When was the first natto produced? Unfortunately, there is no definitive answer, and the sources of its origin vary. One source gives credit to Shotoku Taishi (574? A.D.--622 A.D.), Empress Suiko's regent who facilitated the promulgation of the first written set of laws, the Seventeen Article Constitution, and who built Horyuji temple, Japan's first UNESCO World Heritage Site. Another source attributes the first natto production to Hachiman Taro Yoshiie (Minamoto Clan, 1039--1106), the ancestor of Minamoto no Yoritomo (1147--1199), who established the Kamakura Shogunate and ruled Japan as a samurai in place of the emperor. Nonetheless, the one point that all sources have in common is that natto was made by "accident" from boiled soybeans preserved in straw.
For soy beans to make their transformation into natto, they need just the right temperature and humidity, and of course, the bacillus natto, a bacterium discovered in Japan that grows in the country's unique climate. Bacillus natto is found naturally almost anywhere, but it propagates most abundantly in straw (dried stems of rice or wheat; may be woven into rope, bags, barrels, etc.). In the old days, natto was wrapped in straw, a method still employed by some manufacturers today. It is said that rice farming was brought to Japan from China toward the end of the Jomon Period (circa 400 BC), and the harvest of soy and other beans is said to have started in the following Yayoi Period. Since the mud tools of that era were fragile, people must have had to crumble and then boil the hard soybean. And in their dwellings, they used to line the floor with straw and dried leaves for warmth. "Boiled soybean" and bacillus natto-rich "straw"... It is not difficult to imagine how natto was accidentally produced.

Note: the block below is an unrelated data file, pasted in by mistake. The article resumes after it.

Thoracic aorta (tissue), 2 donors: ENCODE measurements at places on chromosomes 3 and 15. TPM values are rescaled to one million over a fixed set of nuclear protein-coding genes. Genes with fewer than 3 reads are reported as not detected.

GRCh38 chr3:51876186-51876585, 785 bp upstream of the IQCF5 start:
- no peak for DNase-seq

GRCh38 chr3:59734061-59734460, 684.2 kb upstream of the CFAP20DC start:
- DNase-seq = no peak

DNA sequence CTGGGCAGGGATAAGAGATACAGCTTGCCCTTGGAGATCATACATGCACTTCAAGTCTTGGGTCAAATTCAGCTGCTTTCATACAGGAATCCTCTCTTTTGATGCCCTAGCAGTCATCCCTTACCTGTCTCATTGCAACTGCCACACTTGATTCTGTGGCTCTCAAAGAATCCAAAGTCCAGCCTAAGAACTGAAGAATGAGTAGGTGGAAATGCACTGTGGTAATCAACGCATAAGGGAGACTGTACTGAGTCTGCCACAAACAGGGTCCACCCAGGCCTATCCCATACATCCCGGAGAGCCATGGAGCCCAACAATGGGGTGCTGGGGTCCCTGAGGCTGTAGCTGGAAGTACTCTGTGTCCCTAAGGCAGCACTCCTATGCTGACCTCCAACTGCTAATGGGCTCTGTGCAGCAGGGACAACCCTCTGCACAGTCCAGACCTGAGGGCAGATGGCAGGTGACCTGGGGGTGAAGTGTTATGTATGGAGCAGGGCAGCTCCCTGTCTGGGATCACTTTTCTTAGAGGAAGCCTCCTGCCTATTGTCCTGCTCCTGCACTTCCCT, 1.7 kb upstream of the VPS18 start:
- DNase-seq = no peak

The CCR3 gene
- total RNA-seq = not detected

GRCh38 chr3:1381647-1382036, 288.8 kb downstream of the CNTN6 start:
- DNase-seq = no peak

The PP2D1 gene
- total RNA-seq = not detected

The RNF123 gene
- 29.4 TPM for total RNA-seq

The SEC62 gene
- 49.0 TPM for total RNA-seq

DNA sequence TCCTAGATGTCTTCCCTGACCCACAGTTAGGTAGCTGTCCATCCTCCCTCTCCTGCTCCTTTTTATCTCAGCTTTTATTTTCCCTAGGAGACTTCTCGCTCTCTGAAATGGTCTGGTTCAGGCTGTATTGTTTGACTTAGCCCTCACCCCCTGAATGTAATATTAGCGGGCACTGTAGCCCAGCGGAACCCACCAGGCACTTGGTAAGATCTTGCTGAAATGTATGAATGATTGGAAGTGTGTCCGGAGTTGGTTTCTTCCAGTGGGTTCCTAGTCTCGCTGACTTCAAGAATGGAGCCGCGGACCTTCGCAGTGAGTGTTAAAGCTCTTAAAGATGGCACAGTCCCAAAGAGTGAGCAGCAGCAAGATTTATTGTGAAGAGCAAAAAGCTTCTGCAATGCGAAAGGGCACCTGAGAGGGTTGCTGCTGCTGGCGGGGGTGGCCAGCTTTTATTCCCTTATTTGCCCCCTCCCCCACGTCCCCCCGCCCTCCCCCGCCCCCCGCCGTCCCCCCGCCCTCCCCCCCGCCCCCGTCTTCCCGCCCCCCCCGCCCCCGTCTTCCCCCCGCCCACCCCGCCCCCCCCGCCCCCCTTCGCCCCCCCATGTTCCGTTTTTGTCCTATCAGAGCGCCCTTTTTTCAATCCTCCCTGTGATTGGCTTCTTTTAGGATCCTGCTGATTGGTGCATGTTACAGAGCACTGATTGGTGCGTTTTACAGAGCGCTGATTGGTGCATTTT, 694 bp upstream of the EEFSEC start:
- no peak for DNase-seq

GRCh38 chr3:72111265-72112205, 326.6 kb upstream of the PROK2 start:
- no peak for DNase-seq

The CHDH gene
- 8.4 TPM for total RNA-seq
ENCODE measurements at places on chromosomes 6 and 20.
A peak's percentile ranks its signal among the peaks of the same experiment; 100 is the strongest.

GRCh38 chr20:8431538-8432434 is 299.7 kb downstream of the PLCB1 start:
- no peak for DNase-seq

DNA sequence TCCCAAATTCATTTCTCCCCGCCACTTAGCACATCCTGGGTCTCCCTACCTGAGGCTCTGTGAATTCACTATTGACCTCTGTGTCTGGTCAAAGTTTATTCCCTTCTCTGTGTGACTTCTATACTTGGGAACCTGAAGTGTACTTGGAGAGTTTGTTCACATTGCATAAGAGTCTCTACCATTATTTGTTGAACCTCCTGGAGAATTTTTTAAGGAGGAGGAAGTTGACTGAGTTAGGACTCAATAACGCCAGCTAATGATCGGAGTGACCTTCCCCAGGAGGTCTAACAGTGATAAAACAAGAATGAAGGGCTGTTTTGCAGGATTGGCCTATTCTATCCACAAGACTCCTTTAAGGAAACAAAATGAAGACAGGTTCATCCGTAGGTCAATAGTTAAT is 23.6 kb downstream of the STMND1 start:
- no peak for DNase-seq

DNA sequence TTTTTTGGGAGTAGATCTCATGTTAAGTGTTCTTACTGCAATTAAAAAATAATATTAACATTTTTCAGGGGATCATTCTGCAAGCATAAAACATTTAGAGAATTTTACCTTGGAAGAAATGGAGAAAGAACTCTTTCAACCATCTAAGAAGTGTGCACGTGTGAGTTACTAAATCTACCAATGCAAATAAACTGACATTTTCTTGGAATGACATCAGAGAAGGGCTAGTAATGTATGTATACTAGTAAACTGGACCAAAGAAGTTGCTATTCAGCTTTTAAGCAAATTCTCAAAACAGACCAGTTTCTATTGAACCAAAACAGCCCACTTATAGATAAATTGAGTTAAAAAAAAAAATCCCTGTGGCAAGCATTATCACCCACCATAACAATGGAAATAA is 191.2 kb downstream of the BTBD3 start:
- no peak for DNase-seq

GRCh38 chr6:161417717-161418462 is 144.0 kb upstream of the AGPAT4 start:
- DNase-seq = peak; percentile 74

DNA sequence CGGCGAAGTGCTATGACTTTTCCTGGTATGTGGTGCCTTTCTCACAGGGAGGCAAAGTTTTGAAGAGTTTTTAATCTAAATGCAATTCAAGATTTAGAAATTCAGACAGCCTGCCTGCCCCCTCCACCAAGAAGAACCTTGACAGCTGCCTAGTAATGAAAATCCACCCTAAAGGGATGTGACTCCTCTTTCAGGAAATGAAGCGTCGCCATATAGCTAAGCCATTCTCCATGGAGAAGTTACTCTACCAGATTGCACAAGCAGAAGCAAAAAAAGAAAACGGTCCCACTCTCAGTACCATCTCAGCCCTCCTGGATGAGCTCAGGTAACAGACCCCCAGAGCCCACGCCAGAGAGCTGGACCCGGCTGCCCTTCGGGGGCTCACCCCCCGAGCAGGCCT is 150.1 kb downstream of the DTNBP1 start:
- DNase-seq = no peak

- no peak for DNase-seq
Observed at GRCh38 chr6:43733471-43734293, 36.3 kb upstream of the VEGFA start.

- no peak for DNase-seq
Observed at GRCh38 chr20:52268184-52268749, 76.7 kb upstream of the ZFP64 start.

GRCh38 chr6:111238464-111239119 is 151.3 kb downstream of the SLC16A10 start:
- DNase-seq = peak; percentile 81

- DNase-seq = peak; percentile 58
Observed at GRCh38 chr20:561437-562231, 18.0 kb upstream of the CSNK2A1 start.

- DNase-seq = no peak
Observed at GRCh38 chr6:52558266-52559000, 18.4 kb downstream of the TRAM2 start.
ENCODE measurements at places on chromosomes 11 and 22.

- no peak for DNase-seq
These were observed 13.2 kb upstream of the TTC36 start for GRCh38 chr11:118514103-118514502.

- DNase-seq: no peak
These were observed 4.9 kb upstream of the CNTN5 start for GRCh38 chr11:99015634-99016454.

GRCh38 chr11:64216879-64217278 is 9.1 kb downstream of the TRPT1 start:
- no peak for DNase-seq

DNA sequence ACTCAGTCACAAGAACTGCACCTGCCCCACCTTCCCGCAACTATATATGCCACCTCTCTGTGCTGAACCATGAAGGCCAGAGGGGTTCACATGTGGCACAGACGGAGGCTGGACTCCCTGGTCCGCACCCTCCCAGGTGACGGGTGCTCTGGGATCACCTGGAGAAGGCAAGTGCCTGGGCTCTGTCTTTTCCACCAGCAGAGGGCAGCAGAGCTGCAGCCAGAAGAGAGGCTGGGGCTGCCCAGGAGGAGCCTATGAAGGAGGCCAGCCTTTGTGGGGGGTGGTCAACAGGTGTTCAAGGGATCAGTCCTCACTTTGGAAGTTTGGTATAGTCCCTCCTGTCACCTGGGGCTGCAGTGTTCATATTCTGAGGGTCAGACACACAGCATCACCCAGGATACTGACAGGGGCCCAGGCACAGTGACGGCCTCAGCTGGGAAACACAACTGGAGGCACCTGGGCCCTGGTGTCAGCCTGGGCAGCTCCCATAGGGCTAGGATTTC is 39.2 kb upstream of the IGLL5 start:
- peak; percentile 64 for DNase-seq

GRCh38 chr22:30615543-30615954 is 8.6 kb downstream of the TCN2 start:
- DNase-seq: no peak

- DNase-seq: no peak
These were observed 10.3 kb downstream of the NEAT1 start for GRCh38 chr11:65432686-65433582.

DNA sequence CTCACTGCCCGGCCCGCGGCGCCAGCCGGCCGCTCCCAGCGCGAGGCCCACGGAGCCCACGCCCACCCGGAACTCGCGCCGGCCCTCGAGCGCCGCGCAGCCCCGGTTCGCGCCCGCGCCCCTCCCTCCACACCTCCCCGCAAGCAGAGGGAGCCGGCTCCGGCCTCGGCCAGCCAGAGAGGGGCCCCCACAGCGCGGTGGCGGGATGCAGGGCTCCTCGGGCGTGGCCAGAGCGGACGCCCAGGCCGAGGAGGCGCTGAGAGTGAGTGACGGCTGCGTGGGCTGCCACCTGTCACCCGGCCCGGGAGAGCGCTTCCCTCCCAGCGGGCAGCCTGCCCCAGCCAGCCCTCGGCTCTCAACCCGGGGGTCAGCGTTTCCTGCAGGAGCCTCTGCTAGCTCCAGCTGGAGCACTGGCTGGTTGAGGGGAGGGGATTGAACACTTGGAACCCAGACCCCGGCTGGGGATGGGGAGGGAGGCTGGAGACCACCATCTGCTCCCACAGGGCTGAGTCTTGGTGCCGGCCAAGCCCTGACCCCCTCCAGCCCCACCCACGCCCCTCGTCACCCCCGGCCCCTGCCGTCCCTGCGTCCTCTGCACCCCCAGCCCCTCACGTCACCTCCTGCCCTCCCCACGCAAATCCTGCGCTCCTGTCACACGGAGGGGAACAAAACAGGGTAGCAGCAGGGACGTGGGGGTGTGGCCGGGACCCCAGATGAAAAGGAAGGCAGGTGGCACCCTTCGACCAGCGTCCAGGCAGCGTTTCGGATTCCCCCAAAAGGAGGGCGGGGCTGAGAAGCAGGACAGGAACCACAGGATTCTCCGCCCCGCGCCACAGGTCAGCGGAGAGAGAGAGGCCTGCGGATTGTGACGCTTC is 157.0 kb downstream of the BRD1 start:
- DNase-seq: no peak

In the old days, farmers used to make homemade natto for their personal consumption, but by the middle of the Edo Period, there were "natto vendors" who walked around town selling their products from the break of dawn. However, the function of the bacillus natto was not yet understood in those days, so natto was consumed only during the fall and winter months, when the bacterium grew readily. Today, after much research has been conducted on the bacterium, natto manufacturers add cultured bacillus natto to soybeans in order to provide Japanese consumers with "fresh" natto all year round. The latest figures show that over 700,000 tons of natto are produced annually.